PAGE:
The two voice actor panels - Daniel Riordan and DC Douglas - were as entertaining as these things always are. Douglas' in particular, since he had some anecdotes about the results of publicly taking a political stance (losing some work, gaining more), and spoke on the evolution of Chase's voice during the course of recording the first series of Rescue Bots - starting out very much 'on spec', but slowly loosening up and putting more character into it. I'd not watched any of that series at that point, but the fact that he felt it didn't talk down to its audience, and the general audience impression that it was a decent show, led us to watch an episode, on Netflix, later in the evening. Daniel Riordan's panel was on at the same time as one of the few alternate panels, presented by a couple of well-know TransFormers community photographers and, in retrospect, I think I might have done better to attend that one - not to say Daniel Riordan wasn't interesting, just that there wasn't a whole lot of new or unique content to his talk, and I don't have any particular connection to RID/Car Robots beyond the few toys I picked up from that series.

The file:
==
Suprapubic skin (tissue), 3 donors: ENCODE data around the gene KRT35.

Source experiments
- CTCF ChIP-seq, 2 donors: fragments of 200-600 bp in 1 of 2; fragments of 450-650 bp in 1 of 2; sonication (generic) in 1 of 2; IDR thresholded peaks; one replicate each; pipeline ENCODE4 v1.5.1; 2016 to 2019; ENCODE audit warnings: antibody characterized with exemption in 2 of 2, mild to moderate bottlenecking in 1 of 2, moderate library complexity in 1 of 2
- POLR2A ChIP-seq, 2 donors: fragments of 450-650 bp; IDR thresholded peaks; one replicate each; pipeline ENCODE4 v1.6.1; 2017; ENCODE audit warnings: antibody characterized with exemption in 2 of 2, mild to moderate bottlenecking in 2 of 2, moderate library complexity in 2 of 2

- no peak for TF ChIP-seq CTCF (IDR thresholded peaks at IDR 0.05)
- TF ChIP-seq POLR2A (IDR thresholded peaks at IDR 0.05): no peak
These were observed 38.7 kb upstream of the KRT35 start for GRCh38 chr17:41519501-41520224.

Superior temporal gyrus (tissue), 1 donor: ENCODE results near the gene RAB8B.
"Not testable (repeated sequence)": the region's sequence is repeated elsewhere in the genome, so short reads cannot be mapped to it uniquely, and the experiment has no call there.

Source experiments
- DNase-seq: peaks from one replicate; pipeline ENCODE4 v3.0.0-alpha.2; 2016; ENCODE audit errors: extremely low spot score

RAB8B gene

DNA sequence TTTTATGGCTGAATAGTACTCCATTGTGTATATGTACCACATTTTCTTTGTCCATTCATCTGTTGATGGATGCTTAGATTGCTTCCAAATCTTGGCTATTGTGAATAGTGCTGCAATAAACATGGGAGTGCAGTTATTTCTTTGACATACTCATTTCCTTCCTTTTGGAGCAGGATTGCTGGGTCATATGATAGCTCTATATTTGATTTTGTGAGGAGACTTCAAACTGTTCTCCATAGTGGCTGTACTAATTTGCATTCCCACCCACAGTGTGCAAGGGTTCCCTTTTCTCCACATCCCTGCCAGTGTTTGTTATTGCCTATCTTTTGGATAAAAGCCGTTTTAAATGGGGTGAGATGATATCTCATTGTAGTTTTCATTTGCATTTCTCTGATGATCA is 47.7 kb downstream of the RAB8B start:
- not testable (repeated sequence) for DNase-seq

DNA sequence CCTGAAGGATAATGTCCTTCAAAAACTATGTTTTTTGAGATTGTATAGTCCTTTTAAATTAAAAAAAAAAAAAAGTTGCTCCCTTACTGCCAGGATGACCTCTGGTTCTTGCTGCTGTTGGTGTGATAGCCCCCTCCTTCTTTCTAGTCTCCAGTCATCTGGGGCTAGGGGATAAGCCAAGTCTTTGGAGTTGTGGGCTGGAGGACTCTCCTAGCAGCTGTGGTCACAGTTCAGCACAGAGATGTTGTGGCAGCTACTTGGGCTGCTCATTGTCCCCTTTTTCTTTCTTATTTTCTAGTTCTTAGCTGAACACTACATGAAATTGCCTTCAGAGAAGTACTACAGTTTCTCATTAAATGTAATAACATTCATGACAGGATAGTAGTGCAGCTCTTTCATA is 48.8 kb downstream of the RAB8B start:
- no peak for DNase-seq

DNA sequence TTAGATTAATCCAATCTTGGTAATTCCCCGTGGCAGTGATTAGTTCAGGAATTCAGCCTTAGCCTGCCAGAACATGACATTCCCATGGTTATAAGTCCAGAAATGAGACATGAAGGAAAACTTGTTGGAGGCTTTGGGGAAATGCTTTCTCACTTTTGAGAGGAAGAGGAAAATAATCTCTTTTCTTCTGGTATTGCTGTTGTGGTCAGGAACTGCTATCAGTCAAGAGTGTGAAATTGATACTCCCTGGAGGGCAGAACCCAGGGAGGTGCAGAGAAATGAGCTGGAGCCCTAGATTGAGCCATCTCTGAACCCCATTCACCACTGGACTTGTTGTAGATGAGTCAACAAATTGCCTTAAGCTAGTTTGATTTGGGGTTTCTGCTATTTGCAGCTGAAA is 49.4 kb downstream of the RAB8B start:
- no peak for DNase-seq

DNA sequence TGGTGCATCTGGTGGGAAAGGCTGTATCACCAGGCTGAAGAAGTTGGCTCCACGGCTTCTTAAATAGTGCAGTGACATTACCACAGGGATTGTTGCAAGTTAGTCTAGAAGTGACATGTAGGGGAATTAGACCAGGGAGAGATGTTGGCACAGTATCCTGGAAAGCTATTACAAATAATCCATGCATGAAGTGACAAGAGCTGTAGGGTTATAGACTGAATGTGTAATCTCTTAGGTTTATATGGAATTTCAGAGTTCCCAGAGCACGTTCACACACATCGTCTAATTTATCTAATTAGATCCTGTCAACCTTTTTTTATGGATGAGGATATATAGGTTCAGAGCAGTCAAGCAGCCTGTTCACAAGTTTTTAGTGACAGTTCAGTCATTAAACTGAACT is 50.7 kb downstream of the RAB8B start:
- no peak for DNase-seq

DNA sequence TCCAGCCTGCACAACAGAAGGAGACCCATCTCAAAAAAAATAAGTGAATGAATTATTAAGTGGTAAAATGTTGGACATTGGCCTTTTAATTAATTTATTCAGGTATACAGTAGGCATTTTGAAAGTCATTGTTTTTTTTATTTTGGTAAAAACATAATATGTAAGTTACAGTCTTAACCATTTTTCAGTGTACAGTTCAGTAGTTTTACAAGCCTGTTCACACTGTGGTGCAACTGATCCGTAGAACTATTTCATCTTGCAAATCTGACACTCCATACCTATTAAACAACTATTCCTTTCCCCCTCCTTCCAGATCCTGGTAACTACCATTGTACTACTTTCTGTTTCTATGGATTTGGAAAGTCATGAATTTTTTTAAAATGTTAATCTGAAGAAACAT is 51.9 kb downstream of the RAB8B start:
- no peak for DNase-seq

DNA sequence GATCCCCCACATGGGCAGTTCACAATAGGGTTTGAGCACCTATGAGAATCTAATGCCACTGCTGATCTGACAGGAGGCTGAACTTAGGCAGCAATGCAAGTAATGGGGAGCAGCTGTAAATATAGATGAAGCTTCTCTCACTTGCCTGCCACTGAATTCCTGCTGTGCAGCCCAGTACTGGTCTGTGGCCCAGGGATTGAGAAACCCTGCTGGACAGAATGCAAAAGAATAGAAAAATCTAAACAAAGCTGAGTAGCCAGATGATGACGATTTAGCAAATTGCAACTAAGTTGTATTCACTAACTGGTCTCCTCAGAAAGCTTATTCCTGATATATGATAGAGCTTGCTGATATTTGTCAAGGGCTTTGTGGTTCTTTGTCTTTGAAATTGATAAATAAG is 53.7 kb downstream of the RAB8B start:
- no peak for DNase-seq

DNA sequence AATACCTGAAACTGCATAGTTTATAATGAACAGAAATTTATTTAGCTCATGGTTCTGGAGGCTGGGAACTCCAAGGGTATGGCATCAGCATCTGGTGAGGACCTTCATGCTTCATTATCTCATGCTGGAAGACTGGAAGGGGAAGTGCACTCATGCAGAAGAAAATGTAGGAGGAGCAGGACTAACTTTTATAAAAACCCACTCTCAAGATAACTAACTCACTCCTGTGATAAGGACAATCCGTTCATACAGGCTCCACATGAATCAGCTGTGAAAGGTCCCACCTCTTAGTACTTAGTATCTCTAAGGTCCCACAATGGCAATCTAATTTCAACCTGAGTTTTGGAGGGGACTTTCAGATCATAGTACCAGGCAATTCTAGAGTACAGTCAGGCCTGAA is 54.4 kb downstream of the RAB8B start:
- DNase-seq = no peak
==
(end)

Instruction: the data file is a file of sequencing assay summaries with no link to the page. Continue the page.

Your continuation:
I honestly don't remember much about the Mairghread Scott panel but, again, I don't have much of a connection to the comics - I read and enjoyed the first batch of Windblade comics, but kind of let it slip after that. One fun fact she mentioned was that, internally, TransFormers Prime was referred to as TransFormers: Canyon Wars because, apparently, they used exactly the same canyon 'set', recoloured and retextured, for the icy and underwater landscapes that appeared in the show.